China's infrastructure stimulus

China uses special bonds to lure foreign investors

As the Sino-US trade war slows down GDP growth, Beijing is reforming its state infrastructure bonds to stimulate both international demand and infrastructure investment.
China will issue more special bonds to finance infrastructure projects.
China will issue more special bonds to finance infrastructure projects.

A large uptick in the issuance of so-called special bonds in China is likely to occur following a government notice that could make special bonds more market-driven and could attract more international investment.

Special bonds are Chinese local government bonds which raise funds for specific infrastructure projects like railways and power stations.

“As the next step, the relevant state departments will direct local governments to accelerate the pace of bond issuance to expand investment,” said a statement posted on the Chinese government website on Tuesday.

Rmb859.8 billion ($124.3 billion) of special bonds were issued in China in the first five months this year, it said.

“The new regulation is a step forward to stimulate domestic demand and infrastructure investment,” Gary Ng, Asia economist at Natixis, told FinanceAsia.

Many analysts believe that as the Sino-US trade war slows down GDP growth, the Chinese government will stimulate the nation’s economy,   

A notice on improving local government special bond issuance, published on the Chinese government website on Monday, encourages local governments and financial institutions to use special bonds to finance mega-projects like the Belt and Road Initiative, China’s plan to connect with other countries through infrastructure projects.

To underscore its importance, six government departments published the notice: the Ministry of Finance, the National Development and Reform Commission (NDRC), the People’s Bank of China (PBOC), the National Audit Office, the China Banking and Insurance Regulatory Commission (CBIRC) and the China Securities Regulatory Commission (CSRC).

The special bonds hope to attract more international investors through various channels including Bond Connect, which allows foreign investors to trade Chinese onshore bonds via Hong Kong.

In the first five months this year, international investors traded Rmb617.3 billion of Chinese bonds via Bond Connect (in May it introduced the first batch of investors from New Zealand, which expands its coverage to 28 jurisdictions) and for the first time, the US overtook Hong Kong. It had the highest market share for accounts opened, at 28% of Bond Connect’s investor base. Policy financial bonds and Chinese government bonds accounted for 47.7% and 16.6% of Bond Connect’s trading in May respectively.

From an international investor perspective, any measure to strengthen the quality of issuance is welcome, said Vincent Au, head of investment at Hong Kong wealth advisory firm ALPS Advisory. “If a bond is tied to a specific infrastructure project, it helps, as the cashflows will then be defined and something that you can calculate with. But ultimately, government implicit guarantee is still the most important factor.”


The notice holds provincial governments fully responsible for repayment of the special bonds. On the other hand, the local governments’ role in special bonds will be reduced. They are forbidden from influencing the pricing of the special bonds or pressurising underwriters to price the bonds according to conditions of their localities and projects.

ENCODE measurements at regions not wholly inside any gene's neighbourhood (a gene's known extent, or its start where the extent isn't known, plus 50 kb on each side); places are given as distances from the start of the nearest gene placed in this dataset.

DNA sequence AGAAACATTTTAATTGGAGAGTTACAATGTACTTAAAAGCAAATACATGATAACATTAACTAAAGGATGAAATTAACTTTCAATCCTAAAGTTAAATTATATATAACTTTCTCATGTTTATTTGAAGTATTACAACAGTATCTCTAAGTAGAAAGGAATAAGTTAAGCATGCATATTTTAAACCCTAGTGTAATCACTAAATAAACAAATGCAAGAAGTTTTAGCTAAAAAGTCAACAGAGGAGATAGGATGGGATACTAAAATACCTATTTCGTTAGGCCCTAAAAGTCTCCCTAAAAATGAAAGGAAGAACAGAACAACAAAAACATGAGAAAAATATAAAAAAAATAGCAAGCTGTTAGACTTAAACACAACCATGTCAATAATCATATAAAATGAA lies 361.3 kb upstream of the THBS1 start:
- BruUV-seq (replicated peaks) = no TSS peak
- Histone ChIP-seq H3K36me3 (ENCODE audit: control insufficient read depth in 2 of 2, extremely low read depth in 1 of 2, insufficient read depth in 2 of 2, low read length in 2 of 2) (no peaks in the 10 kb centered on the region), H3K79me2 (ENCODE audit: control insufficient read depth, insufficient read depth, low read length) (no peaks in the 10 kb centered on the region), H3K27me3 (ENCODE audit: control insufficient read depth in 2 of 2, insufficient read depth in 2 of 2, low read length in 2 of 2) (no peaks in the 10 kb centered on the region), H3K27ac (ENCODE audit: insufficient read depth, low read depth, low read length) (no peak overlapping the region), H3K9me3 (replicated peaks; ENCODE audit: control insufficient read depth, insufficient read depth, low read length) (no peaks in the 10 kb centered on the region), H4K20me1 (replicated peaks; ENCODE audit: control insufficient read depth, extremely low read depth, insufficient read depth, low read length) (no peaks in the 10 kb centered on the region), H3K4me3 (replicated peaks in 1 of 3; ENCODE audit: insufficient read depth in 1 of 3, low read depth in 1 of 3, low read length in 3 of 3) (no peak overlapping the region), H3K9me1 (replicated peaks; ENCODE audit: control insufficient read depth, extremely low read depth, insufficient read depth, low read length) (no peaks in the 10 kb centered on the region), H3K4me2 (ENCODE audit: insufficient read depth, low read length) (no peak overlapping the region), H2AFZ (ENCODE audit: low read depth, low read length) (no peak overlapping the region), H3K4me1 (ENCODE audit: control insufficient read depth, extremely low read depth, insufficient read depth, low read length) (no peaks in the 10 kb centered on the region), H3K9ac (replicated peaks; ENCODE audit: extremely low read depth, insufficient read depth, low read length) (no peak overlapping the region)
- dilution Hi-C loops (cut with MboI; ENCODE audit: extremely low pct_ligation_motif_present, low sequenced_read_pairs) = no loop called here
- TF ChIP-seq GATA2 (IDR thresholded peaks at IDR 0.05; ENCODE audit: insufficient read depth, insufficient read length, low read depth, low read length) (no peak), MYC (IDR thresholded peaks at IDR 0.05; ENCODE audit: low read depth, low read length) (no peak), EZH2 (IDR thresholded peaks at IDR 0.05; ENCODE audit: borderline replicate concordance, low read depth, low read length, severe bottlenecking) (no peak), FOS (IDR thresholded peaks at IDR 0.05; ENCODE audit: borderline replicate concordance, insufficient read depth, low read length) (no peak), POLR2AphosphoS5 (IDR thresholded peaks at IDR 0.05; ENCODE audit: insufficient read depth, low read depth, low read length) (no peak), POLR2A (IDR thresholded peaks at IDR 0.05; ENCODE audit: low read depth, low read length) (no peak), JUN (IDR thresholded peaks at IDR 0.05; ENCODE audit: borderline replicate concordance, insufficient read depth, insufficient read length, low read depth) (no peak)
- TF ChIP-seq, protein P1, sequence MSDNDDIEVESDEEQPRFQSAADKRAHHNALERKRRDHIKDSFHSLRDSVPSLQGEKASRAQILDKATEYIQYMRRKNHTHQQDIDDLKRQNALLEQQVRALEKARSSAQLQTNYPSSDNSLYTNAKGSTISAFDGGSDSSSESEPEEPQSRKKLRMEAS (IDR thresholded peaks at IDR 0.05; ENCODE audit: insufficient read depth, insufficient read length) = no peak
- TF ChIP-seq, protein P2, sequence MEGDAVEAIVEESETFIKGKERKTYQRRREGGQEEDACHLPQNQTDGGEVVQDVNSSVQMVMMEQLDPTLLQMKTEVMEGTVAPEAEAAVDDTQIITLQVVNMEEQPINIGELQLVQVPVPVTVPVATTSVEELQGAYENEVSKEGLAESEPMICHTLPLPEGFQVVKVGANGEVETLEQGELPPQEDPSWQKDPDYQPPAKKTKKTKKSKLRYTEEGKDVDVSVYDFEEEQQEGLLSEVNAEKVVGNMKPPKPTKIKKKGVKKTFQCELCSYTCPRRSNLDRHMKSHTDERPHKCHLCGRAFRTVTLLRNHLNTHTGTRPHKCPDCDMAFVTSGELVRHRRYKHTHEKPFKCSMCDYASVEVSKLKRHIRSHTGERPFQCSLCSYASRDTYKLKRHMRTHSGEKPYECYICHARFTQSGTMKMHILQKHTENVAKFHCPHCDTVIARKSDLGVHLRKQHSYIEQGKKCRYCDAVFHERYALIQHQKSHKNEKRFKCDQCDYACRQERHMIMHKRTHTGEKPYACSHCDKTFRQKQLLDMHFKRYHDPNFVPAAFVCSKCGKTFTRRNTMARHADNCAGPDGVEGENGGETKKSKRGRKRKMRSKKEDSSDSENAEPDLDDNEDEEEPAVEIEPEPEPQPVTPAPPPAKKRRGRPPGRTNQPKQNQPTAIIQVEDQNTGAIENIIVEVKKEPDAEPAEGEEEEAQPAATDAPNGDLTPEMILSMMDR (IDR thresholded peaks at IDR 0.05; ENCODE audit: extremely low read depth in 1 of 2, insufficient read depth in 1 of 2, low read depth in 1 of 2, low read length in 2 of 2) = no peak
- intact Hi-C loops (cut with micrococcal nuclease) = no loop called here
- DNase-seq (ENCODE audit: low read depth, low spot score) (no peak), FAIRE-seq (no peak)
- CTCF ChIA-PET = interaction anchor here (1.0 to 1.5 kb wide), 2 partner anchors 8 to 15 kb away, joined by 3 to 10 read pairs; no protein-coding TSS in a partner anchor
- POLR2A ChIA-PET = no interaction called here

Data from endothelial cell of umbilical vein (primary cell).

As another market-oriented measure, companies that manage infrastructure projects will be allowed to issue corporate bonds to supplement the special bonds. The notice called for the development of a nationwide information platform on local government bonds, so that they can be independently rated.

Commercial banks should market special bonds to individuals as well as to small- and medium-sized institutions. It was only in March that retail investors were first able to buy local government bonds at banks in China. Insurers, funds and commercial banks will be encouraged to buy local government bonds too.

Banks currently hold most local government paper in China. The expansion of the investor base should support the development of the onshore bond market. The Chinese government may realise that an infrastructure push that relies solely on the public sector, may not be enough to buffer the country’s economic slowdown, reckons Ng. This is why different stakeholders need to share responsibility for stimulating the economy and for financial risks, he added.

The Chinese government now has to conduct a delicate balancing act between boosting the economy in this way and curbing excessive debt. Special bonds are not eligible to fund unprofitable projects. The notice allows local government financing vehicles (LGFVs) to partner financial institutions to fund infrastructure projects, provided that these projects are not unnecessarily expanded. Financial institutions can exercise discretion according to commercial principles in funding projects, so long as this does not give rise to hidden debt.

The statement admits that China’s local government debt includes illegal and disorderly elements, but said that these are starting to come under control. China’s local government debt reached Rmb18.4 trillion with a debt-to-fiscal strength ratio of 76.6% at the end of last year, according to official Chinese data.

Ever since Beijing started to crack down on shadow banking in 2017, the creditworthiness of Chinese LGFVs has become increasingly polarised. Stronger LGFVs can obtain better financing terms, but the opposite applies to LGFVs with lower policy relevance and a more commercial nature, widening the rating gap between the two groups, said ratings agency Fitch in a recent report.


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